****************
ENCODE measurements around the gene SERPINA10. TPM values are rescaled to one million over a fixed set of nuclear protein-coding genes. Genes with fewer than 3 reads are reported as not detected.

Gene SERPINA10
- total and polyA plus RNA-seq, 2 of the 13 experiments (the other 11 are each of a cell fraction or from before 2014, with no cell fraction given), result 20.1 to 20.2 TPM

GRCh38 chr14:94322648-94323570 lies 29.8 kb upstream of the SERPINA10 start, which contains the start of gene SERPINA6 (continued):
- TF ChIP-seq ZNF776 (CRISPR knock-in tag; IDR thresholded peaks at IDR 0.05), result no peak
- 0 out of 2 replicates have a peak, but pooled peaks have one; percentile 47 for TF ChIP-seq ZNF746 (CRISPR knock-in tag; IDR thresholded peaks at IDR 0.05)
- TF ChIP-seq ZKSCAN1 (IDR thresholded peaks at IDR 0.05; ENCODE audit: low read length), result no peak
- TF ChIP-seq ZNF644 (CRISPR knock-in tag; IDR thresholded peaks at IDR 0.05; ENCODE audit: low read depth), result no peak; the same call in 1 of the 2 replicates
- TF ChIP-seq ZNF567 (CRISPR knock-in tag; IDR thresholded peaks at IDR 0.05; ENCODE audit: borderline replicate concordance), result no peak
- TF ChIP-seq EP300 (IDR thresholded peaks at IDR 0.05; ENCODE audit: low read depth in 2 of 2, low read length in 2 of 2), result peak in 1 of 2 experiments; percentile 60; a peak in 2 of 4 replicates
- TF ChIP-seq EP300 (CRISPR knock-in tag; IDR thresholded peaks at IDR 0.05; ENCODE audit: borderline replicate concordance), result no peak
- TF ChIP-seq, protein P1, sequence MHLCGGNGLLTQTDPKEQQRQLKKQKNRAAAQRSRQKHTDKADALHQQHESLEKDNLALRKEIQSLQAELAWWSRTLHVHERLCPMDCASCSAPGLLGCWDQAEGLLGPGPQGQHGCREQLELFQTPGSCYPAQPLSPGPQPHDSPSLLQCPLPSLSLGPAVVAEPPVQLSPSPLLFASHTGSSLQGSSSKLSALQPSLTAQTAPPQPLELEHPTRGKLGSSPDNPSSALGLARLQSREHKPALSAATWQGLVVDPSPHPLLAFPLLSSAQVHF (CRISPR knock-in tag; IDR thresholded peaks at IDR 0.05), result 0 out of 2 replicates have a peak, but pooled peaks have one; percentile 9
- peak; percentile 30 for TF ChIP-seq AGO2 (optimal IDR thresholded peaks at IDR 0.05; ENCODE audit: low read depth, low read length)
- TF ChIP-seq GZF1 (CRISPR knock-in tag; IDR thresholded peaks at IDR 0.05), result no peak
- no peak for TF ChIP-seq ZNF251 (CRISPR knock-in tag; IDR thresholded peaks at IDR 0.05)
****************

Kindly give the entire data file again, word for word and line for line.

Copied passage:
ENCODE measurements around the gene SERPINA10. TPM values are rescaled to one million over a fixed set of nuclear protein-coding genes. Genes with fewer than 3 reads are reported as not detected.

Gene SERPINA10
- total and polyA plus RNA-seq, 2 of the 13 experiments (the other 11 are each of a cell fraction or from before 2014, with no cell fraction given), result 20.1 to 20.2 TPM

GRCh38 chr14:94322648-94323570 lies 29.8 kb upstream of the SERPINA10 start, which contains the start of gene SERPINA6 (continued):
- TF ChIP-seq ZNF776 (CRISPR knock-in tag; IDR thresholded peaks at IDR 0.05), result no peak
- 0 out of 2 replicates have a peak, but pooled peaks have one; percentile 47 for TF ChIP-seq ZNF746 (CRISPR knock-in tag; IDR thresholded peaks at IDR 0.05)
- TF ChIP-seq ZKSCAN1 (IDR thresholded peaks at IDR 0.05; ENCODE audit: low read length), result no peak
- TF ChIP-seq ZNF644 (CRISPR knock-in tag; IDR thresholded peaks at IDR 0.05; ENCODE audit: low read depth), result no peak; the same call in 1 of the 2 replicates
- TF ChIP-seq ZNF567 (CRISPR knock-in tag; IDR thresholded peaks at IDR 0.05; ENCODE audit: borderline replicate concordance), result no peak
- TF ChIP-seq EP300 (IDR thresholded peaks at IDR 0.05; ENCODE audit: low read depth in 2 of 2, low read length in 2 of 2), result peak in 1 of 2 experiments; percentile 60; a peak in 2 of 4 replicates
- TF ChIP-seq EP300 (CRISPR knock-in tag; IDR thresholded peaks at IDR 0.05; ENCODE audit: borderline replicate concordance), result no peak
- TF ChIP-seq, protein P1, sequence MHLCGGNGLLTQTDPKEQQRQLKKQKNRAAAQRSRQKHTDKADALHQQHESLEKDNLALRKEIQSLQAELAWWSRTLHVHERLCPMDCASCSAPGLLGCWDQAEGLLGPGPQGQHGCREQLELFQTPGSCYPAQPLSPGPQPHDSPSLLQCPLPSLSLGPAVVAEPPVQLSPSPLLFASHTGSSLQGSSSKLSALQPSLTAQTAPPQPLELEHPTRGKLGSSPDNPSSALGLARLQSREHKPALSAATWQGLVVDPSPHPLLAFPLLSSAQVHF (CRISPR knock-in tag; IDR thresholded peaks at IDR 0.05), result 0 out of 2 replicates have a peak, but pooled peaks have one; percentile 9
- peak; percentile 30 for TF ChIP-seq AGO2 (optimal IDR thresholded peaks at IDR 0.05; ENCODE audit: low read depth, low read length)
- TF ChIP-seq GZF1 (CRISPR knock-in tag; IDR thresholded peaks at IDR 0.05), result no peak
- no peak for TF ChIP-seq ZNF251 (CRISPR knock-in tag; IDR thresholded peaks at IDR 0.05)